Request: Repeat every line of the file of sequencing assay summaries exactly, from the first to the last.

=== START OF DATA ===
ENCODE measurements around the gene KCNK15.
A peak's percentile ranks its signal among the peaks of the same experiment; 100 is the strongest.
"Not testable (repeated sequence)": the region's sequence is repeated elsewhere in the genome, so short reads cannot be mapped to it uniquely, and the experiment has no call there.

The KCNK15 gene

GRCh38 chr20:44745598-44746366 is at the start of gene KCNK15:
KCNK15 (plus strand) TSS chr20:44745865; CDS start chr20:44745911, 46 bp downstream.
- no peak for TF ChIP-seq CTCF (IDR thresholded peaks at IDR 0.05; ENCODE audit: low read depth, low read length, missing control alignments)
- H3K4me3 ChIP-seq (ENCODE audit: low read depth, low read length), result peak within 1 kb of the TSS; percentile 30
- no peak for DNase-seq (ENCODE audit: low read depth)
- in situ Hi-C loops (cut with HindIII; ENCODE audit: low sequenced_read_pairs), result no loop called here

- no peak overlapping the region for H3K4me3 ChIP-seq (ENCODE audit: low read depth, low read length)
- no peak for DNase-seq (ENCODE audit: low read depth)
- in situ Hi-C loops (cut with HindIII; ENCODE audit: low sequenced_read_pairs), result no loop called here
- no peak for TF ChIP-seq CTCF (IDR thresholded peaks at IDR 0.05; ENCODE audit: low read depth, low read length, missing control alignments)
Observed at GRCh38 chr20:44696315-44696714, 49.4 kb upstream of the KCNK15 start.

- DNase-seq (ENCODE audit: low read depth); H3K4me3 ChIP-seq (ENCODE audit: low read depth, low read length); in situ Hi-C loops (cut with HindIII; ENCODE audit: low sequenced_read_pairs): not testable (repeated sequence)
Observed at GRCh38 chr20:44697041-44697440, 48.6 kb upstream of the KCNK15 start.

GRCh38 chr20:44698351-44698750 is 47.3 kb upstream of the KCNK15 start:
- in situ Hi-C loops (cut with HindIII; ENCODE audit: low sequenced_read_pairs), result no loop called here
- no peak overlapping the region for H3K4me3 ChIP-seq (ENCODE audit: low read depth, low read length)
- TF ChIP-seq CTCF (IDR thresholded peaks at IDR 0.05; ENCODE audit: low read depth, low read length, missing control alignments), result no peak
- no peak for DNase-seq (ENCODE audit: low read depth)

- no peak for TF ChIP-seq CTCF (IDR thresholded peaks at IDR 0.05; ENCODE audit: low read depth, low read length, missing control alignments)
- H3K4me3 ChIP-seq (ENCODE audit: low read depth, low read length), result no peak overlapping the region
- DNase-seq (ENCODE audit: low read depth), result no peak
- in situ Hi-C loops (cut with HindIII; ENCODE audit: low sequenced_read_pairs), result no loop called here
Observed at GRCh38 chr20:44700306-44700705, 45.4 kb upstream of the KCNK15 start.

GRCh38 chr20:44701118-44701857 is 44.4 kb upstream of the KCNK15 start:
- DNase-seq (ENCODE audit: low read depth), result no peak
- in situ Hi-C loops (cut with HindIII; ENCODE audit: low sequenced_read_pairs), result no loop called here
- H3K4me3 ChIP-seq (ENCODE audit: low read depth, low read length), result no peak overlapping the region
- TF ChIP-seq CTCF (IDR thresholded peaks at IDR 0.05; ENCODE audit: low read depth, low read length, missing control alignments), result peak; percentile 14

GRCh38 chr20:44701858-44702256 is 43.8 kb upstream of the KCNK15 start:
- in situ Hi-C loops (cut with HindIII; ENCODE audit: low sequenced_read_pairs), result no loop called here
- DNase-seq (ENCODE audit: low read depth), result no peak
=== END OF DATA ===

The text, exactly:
ENCODE measurements around the gene KCNK15.
A peak's percentile ranks its signal among the peaks of the same experiment; 100 is the strongest.
"Not testable (repeated sequence)": the region's sequence is repeated elsewhere in the genome, so short reads cannot be mapped to it uniquely, and the experiment has no call there.

The KCNK15 gene

GRCh38 chr20:44745598-44746366 is at the start of gene KCNK15:
KCNK15 (plus strand) TSS chr20:44745865; CDS start chr20:44745911, 46 bp downstream.
- no peak for TF ChIP-seq CTCF (IDR thresholded peaks at IDR 0.05; ENCODE audit: low read depth, low read length, missing control alignments)
- H3K4me3 ChIP-seq (ENCODE audit: low read depth, low read length), result peak within 1 kb of the TSS; percentile 30
- no peak for DNase-seq (ENCODE audit: low read depth)
- in situ Hi-C loops (cut with HindIII; ENCODE audit: low sequenced_read_pairs), result no loop called here

- no peak overlapping the region for H3K4me3 ChIP-seq (ENCODE audit: low read depth, low read length)
- no peak for DNase-seq (ENCODE audit: low read depth)
- in situ Hi-C loops (cut with HindIII; ENCODE audit: low sequenced_read_pairs), result no loop called here
- no peak for TF ChIP-seq CTCF (IDR thresholded peaks at IDR 0.05; ENCODE audit: low read depth, low read length, missing control alignments)
Observed at GRCh38 chr20:44696315-44696714, 49.4 kb upstream of the KCNK15 start.

- DNase-seq (ENCODE audit: low read depth); H3K4me3 ChIP-seq (ENCODE audit: low read depth, low read length); in situ Hi-C loops (cut with HindIII; ENCODE audit: low sequenced_read_pairs): not testable (repeated sequence)
Observed at GRCh38 chr20:44697041-44697440, 48.6 kb upstream of the KCNK15 start.

GRCh38 chr20:44698351-44698750 is 47.3 kb upstream of the KCNK15 start:
- in situ Hi-C loops (cut with HindIII; ENCODE audit: low sequenced_read_pairs), result no loop called here
- no peak overlapping the region for H3K4me3 ChIP-seq (ENCODE audit: low read depth, low read length)
- TF ChIP-seq CTCF (IDR thresholded peaks at IDR 0.05; ENCODE audit: low read depth, low read length, missing control alignments), result no peak
- no peak for DNase-seq (ENCODE audit: low read depth)

- no peak for TF ChIP-seq CTCF (IDR thresholded peaks at IDR 0.05; ENCODE audit: low read depth, low read length, missing control alignments)
- H3K4me3 ChIP-seq (ENCODE audit: low read depth, low read length), result no peak overlapping the region
- DNase-seq (ENCODE audit: low read depth), result no peak
- in situ Hi-C loops (cut with HindIII; ENCODE audit: low sequenced_read_pairs), result no loop called here
Observed at GRCh38 chr20:44700306-44700705, 45.4 kb upstream of the KCNK15 start.

GRCh38 chr20:44701118-44701857 is 44.4 kb upstream of the KCNK15 start:
- DNase-seq (ENCODE audit: low read depth), result no peak
- in situ Hi-C loops (cut with HindIII; ENCODE audit: low sequenced_read_pairs), result no loop called here
- H3K4me3 ChIP-seq (ENCODE audit: low read depth, low read length), result no peak overlapping the region
- TF ChIP-seq CTCF (IDR thresholded peaks at IDR 0.05; ENCODE audit: low read depth, low read length, missing control alignments), result peak; percentile 14

GRCh38 chr20:44701858-44702256 is 43.8 kb upstream of the KCNK15 start:
- in situ Hi-C loops (cut with HindIII; ENCODE audit: low sequenced_read_pairs), result no loop called here
- DNase-seq (ENCODE audit: low read depth), result no peak